In another embodiment of the invention, the distance between the front portion and rear portion of each bar of the second bar code is less than half of the width of the front portion of the respective bar of the second bar code.
According to another embodiment of the invention, the optically variable device is contained within a carrier, and the first bar code comprises information associated with an object to which the carrier attaches.
In another embodiment of the invention, the information encodes a global trade identification number.
According to another embodiment of the invention, an optically variable device is provided that includes a first bar code, wherein the first bar code is rendered in the optically variable device based on a second bar code, wherein the second bar code is a three-dimensional bar code including a plurality of bars each having a front portion, a rear portion, and sidewalls formed therebetween, and wherein the front portion of each bar of the second bar code has a first area and the rear portion of the respective bar has a second area smaller than the first area of the respective bar.
In another embodiment of the invention, the sidewalls of each bar of the second bar code are tapered.
According to another embodiment of the invention, the optically variable device is contained within a carrier, and the first bar code comprises information associated with an object to which the carrier attaches.
In another embodiment of the invention, a machine readable symbol is provided that includes a first portion and a second portion. The first portion of the machine readable symbol is rendered in an optically variable device, wherein the optically variable device is contained within a carrier associated with a substrate. The second portion of the machine readable symbol is provided on a surface associated with the substrate. And the first and second portions can be read as a single machine readable symbol.
According to another embodiment of the invention, the first and second portions include bar codes.
In another embodiment of the invention, the second portion encodes information that supplements information encoded in the first portion.
In another embodiment of the invention, the first and second portions include linear bar codes.
According to another embodiment of the invention, he first portion includes a linear bar code and the second portion includes a two dimensional bar code.
In another embodiment of the invention, a method of generating a machine readable symbol is provided. In the method, a first portion of the machine readable symbol is provided in an optically variable device that is included in a carrier. The carrier is associated with a substrate. A second portion of the machine readable symbol is provided on a surface associated with the substrate so that the first and second portions can be read as a single machine readable symbol.
In another embodiment of the invention, the first portion encodes first information and the second portion encodes second information that supplements the first information.
According to another embodiment of the invention, the substrate is associated with a product.
According to another embodiment of the invention, a counterfeit prevention means is generated by encrypting the second information based on the first information.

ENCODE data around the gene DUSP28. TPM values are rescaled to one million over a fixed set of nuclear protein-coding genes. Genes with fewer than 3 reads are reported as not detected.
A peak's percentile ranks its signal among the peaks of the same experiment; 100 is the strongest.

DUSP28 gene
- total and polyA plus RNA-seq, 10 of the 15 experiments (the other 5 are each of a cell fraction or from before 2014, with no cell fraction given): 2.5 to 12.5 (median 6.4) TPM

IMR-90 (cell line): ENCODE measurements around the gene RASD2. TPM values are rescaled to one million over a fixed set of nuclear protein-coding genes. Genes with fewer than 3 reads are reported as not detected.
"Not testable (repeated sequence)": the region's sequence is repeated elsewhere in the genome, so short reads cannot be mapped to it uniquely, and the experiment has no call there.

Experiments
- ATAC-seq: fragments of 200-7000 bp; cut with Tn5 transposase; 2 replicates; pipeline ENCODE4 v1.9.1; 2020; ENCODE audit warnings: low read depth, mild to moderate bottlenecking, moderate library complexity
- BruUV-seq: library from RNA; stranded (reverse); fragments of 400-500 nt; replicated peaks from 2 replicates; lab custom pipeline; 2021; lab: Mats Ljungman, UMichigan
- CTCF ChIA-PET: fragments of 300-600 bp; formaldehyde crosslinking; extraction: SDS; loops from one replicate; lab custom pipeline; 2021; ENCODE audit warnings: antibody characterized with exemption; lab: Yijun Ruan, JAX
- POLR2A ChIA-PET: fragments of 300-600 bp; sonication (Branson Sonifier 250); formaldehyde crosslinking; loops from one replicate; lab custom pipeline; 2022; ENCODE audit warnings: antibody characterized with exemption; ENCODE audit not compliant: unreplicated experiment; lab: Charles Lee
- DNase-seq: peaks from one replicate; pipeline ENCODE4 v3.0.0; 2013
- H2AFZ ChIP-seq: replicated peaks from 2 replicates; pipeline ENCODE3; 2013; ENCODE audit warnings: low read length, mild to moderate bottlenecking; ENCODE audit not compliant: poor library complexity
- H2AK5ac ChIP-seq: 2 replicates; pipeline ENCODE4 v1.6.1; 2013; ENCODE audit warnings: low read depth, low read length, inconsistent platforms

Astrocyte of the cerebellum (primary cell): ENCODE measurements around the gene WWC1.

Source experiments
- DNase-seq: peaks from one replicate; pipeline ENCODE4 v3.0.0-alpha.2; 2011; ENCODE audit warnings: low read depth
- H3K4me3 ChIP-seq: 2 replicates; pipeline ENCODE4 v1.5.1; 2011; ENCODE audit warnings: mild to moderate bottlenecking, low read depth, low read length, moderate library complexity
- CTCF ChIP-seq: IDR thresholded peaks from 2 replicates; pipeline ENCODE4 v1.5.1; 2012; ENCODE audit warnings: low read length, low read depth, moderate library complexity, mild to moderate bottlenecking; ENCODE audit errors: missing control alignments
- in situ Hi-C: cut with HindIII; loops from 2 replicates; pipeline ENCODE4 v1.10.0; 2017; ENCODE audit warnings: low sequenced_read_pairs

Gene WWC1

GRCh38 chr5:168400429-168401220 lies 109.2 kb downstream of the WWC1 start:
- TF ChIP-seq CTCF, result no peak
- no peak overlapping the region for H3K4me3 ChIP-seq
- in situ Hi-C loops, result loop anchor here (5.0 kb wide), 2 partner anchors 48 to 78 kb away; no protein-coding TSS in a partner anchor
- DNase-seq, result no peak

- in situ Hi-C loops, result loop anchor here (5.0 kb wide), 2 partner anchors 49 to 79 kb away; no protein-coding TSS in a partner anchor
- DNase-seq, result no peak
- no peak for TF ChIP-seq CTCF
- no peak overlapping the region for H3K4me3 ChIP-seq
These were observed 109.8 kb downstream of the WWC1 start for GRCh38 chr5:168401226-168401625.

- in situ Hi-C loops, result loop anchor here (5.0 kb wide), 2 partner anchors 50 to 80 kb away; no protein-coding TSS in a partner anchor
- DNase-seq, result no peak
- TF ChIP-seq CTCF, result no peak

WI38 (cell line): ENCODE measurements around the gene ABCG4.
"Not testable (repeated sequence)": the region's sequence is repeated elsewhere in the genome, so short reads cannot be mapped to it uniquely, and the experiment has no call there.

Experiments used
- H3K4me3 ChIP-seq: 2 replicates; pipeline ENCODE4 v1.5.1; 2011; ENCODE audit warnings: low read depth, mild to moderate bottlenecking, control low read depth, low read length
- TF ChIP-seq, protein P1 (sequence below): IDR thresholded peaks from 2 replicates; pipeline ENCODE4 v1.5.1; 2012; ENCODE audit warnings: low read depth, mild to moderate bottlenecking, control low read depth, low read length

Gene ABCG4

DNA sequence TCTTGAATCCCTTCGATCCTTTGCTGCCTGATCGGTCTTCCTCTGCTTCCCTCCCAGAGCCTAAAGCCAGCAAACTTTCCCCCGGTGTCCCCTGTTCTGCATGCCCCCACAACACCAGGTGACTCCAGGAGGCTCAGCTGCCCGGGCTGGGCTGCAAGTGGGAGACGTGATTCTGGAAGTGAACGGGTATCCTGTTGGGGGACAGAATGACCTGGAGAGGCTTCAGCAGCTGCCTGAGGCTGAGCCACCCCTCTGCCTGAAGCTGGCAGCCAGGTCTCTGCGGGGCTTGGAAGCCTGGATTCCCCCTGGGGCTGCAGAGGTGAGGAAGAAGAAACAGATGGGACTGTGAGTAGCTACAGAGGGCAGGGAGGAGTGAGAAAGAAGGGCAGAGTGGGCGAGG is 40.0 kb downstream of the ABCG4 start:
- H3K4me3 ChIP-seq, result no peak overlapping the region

According to another embodiment of the invention a counterfeit prevention means is generated by assigning a unique number to the second portion, wherein the unique number is derived from the first information.
In another embodiment of the invention, the carrier is affixed to the substrate and the second portion is provided adjacent to first portion so that a space is provided between the first and second portions, wherein the space reduces scanning errors associated with a scanner device for reading the machine readable symbol formed by the first and second portions.
According to another embodiment of the invention the first portion encodes data linking the first portion to the second portion.
In another embodiment of the invention, the first portion is undetectable when the optically variable device having the first portion is viewed using light of a first wavelength range and at a first range of viewing angles, and the first machine readable symbol is detectable when the optically variable device having the first machine readable symbol is viewed using light of a second wavelength range and at a second range of viewing angles.
According to another embodiment of the invention, a method is provided for manufacturing optically variable devices for facilitating the authentication of products. In the method, a plurality of optically variable devices are generated, each of which includes a distinct image from a set of unique images. A plurality of carriers is created each of which includes one of the plurality of optically variable devices. Each of the plurality of carriers is associated with a distinct product from a set of products such that the authenticity of the set of products can be determined based on the number of products of the set associated with carriers that include optically variable devices that include non-unique images.
In another embodiment of the invention, the generating of a plurality of optically variable devices comprises recording the plurality of optically variable devices in an embossing plate. The plurality of carriers are created using the embossing plate.